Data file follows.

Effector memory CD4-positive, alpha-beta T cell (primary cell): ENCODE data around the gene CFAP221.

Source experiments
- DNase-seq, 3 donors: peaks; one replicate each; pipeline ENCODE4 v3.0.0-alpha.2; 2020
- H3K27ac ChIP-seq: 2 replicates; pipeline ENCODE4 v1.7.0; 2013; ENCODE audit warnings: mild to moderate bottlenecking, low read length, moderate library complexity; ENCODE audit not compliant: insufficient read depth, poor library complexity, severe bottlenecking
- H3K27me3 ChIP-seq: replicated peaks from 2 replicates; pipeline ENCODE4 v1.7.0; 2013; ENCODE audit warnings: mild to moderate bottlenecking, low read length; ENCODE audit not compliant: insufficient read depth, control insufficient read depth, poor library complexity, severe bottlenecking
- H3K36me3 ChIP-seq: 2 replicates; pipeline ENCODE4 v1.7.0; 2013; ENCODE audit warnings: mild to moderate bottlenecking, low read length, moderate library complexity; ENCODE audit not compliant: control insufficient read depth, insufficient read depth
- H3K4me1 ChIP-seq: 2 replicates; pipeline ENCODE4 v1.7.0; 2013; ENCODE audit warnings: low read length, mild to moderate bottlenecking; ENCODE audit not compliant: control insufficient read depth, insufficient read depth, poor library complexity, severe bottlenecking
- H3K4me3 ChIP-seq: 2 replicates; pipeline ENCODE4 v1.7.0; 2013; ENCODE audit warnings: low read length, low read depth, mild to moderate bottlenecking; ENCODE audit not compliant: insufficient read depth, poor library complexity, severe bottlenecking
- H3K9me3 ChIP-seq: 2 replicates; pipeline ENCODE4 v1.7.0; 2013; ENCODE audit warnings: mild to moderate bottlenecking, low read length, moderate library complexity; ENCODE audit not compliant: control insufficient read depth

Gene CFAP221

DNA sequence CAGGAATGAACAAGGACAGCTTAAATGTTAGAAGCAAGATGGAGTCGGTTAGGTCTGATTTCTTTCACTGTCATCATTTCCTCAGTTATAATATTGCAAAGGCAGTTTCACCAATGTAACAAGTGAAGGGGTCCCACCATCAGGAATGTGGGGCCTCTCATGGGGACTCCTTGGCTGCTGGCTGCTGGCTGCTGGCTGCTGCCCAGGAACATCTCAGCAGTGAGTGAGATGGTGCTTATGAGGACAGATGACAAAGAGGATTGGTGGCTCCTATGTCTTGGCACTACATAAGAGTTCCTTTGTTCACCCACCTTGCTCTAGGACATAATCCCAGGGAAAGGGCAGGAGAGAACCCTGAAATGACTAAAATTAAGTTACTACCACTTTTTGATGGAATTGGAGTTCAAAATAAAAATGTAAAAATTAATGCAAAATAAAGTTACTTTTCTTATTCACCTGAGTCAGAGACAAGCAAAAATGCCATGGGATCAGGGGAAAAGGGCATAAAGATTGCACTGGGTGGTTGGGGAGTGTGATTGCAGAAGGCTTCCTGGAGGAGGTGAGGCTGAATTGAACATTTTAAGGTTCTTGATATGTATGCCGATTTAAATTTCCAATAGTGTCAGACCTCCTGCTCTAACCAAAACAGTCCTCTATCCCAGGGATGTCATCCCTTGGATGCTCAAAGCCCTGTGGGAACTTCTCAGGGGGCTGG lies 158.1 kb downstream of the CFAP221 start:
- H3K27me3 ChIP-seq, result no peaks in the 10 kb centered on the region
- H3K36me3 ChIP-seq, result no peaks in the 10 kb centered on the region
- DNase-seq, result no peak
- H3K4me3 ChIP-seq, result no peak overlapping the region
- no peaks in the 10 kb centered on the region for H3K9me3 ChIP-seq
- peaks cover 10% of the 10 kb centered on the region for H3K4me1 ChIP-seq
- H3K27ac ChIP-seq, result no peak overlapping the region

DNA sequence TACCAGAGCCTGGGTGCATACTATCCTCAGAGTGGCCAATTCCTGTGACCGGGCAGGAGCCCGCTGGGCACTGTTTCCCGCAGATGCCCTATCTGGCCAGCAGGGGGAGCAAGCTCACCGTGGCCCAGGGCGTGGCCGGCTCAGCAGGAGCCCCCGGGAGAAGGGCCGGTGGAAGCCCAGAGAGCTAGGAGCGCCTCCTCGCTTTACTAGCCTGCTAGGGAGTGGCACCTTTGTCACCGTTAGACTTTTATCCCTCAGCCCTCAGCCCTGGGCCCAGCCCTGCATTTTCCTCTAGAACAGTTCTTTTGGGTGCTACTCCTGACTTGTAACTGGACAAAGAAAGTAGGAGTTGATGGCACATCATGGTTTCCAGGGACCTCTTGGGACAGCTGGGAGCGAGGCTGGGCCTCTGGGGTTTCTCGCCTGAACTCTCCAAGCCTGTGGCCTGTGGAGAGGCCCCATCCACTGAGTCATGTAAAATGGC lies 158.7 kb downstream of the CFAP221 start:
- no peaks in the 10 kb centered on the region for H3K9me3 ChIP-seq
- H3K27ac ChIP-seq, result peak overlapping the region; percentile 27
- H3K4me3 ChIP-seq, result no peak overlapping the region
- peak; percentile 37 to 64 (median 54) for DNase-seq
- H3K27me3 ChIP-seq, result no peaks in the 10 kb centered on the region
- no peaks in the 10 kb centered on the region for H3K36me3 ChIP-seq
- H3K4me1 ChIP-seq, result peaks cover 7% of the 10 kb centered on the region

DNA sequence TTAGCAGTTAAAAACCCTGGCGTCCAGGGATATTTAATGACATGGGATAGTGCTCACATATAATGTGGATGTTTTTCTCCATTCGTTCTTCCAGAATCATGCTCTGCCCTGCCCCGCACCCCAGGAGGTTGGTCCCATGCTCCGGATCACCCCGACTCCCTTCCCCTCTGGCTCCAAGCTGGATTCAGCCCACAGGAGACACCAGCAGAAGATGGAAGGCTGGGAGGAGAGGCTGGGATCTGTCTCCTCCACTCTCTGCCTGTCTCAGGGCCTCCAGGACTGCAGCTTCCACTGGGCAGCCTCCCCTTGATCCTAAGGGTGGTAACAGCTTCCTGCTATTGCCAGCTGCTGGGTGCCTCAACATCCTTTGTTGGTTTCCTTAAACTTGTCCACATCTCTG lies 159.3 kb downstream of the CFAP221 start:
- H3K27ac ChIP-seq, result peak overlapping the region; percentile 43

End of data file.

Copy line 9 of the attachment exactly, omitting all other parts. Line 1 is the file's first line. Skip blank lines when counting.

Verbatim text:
- H3K9me3 ChIP-seq: 2 replicates; pipeline ENCODE4 v1.7.0; 2013; ENCODE audit warnings: mild to moderate bottlenecking, low read length, moderate library complexity; ENCODE audit not compliant: control insufficient read depth